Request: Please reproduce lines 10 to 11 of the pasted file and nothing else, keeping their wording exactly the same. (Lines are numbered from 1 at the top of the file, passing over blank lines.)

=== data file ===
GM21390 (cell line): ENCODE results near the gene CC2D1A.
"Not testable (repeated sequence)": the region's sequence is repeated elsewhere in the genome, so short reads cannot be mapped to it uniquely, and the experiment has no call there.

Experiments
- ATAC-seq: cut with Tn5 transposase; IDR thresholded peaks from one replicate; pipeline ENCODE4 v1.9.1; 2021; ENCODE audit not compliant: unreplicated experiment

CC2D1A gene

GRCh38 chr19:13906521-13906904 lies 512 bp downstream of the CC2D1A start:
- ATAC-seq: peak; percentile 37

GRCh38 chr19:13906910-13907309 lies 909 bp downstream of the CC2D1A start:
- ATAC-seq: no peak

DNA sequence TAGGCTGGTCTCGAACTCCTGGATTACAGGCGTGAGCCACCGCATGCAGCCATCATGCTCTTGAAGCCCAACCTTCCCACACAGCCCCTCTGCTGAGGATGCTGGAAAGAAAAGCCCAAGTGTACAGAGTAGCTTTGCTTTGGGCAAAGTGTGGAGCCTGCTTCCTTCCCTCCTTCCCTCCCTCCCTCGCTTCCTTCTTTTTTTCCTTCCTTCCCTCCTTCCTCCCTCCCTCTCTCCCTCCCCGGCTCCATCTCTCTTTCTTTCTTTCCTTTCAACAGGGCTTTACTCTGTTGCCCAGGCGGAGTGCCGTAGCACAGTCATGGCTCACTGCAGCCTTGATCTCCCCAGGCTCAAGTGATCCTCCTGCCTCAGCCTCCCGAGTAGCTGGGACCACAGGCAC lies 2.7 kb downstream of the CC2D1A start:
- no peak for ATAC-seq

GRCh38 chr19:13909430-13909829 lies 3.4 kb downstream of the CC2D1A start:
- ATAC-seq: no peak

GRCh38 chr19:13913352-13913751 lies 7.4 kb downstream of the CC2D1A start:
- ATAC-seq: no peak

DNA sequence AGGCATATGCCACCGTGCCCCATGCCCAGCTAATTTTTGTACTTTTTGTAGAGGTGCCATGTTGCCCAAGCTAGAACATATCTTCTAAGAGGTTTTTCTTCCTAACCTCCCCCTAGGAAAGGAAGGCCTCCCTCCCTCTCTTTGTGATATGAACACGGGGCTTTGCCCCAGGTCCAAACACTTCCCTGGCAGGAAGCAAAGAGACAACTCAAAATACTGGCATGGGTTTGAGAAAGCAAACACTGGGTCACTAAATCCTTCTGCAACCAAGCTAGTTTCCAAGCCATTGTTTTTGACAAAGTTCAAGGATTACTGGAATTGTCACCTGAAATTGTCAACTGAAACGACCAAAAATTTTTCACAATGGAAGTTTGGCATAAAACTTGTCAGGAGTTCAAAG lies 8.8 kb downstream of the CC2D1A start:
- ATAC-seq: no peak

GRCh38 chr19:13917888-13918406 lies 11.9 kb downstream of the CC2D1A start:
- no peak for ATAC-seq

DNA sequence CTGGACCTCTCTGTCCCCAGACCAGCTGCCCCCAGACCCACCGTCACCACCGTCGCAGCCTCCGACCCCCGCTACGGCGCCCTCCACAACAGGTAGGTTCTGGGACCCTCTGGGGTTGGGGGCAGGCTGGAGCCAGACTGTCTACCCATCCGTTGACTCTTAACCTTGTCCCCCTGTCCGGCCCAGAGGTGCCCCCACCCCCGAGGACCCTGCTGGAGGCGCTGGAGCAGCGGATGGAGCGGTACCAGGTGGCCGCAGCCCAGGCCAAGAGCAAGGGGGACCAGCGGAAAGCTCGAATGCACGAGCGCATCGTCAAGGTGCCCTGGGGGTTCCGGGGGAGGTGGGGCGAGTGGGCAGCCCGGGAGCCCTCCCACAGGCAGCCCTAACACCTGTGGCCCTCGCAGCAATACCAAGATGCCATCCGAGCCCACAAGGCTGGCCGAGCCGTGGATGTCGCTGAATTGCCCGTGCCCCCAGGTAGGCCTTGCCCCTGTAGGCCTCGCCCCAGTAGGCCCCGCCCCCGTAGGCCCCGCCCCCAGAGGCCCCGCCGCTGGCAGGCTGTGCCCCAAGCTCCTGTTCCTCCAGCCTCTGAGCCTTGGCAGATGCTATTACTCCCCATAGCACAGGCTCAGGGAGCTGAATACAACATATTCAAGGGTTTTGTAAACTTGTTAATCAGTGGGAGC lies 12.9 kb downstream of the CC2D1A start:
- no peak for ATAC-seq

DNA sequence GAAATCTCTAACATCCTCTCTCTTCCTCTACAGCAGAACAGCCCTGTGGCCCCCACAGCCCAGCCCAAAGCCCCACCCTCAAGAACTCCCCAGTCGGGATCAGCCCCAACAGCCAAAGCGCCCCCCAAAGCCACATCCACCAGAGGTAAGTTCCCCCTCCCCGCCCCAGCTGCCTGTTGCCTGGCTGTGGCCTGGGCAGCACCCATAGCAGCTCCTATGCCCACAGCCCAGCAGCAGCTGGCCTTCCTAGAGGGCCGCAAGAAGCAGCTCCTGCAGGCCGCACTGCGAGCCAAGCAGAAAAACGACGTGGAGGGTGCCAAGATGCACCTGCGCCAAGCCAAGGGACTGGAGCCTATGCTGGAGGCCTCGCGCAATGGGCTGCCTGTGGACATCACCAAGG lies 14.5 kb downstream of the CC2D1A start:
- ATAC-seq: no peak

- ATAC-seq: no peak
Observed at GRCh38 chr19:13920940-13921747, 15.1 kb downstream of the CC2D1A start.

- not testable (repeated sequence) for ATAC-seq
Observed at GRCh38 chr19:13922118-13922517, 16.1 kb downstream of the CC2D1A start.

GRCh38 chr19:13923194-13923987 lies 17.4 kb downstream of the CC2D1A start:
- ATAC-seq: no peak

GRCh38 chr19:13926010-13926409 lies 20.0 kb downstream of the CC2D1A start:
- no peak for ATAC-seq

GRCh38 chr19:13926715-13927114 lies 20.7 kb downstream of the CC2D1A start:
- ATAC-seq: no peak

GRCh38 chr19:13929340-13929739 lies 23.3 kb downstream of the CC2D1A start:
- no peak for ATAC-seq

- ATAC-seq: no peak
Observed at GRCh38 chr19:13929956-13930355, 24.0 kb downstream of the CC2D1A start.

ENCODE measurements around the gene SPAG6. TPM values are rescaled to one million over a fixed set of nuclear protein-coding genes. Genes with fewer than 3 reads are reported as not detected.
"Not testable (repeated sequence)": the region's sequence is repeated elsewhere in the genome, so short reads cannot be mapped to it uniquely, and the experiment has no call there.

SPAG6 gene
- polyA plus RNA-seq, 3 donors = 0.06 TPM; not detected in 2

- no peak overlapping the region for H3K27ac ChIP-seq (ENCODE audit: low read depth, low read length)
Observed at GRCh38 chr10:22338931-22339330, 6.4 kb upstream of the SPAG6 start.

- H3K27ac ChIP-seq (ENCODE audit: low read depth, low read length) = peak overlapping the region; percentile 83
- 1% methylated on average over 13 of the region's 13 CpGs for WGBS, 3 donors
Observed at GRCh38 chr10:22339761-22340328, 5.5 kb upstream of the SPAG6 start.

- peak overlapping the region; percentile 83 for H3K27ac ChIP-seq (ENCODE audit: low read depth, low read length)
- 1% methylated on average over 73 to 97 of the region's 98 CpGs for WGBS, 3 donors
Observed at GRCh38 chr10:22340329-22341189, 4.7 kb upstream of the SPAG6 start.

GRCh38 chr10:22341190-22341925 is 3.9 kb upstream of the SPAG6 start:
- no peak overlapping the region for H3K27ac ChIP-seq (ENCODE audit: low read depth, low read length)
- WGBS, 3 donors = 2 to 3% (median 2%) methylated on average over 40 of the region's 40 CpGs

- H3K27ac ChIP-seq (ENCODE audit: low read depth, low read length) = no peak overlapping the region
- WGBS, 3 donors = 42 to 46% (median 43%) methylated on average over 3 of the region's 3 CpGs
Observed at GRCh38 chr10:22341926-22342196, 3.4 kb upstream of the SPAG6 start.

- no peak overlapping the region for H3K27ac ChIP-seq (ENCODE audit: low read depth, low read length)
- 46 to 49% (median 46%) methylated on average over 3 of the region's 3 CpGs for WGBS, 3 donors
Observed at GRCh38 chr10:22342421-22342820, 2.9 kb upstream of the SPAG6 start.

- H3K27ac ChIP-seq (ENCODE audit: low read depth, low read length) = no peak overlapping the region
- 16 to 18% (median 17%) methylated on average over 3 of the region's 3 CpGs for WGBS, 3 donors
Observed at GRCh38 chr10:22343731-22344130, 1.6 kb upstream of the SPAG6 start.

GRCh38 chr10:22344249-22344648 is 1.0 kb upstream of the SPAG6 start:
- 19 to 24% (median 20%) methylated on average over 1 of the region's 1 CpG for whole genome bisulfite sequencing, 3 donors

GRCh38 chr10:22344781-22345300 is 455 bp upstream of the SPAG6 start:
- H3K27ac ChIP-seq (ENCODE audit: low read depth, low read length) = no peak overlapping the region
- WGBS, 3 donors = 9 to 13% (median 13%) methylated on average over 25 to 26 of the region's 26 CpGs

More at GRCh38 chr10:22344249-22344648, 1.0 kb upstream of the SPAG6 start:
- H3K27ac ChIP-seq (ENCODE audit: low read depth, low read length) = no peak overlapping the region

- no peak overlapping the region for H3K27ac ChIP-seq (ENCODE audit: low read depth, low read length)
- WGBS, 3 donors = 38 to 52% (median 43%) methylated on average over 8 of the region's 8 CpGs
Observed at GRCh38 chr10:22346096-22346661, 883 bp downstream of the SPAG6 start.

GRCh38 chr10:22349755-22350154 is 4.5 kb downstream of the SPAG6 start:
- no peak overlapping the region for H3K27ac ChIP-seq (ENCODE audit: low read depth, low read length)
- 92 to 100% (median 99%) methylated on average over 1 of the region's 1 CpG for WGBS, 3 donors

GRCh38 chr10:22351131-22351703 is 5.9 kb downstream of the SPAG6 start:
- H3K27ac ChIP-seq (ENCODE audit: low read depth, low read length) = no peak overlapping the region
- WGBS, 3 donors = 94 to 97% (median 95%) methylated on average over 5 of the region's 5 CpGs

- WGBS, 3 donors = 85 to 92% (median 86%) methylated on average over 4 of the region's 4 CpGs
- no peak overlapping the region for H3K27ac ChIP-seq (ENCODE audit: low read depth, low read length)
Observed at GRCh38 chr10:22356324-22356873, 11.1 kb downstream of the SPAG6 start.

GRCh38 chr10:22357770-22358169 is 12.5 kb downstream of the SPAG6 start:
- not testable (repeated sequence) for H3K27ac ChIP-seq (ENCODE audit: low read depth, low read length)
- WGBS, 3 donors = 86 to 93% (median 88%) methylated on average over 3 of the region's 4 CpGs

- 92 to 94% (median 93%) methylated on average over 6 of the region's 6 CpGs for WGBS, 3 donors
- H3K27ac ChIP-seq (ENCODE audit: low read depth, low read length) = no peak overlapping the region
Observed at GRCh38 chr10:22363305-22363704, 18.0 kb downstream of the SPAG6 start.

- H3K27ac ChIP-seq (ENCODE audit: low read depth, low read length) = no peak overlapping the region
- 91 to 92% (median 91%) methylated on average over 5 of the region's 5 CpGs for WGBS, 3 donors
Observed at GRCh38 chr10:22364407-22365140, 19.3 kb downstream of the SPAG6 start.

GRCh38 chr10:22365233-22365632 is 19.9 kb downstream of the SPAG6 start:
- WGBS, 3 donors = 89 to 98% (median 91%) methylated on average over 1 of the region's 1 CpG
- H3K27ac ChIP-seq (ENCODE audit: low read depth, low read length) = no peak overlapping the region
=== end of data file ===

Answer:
DNA sequence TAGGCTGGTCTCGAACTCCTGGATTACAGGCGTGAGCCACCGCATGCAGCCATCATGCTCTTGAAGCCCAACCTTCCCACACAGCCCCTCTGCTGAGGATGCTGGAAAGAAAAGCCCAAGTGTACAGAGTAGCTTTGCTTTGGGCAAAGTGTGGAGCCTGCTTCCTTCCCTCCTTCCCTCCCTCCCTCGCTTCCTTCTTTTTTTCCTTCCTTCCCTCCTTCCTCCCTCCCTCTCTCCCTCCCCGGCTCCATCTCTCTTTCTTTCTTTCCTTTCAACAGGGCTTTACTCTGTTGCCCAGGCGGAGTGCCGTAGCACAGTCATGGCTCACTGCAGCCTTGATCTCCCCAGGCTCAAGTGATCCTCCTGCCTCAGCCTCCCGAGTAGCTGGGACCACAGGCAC lies 2.7 kb downstream of the CC2D1A start:
- no peak for ATAC-seq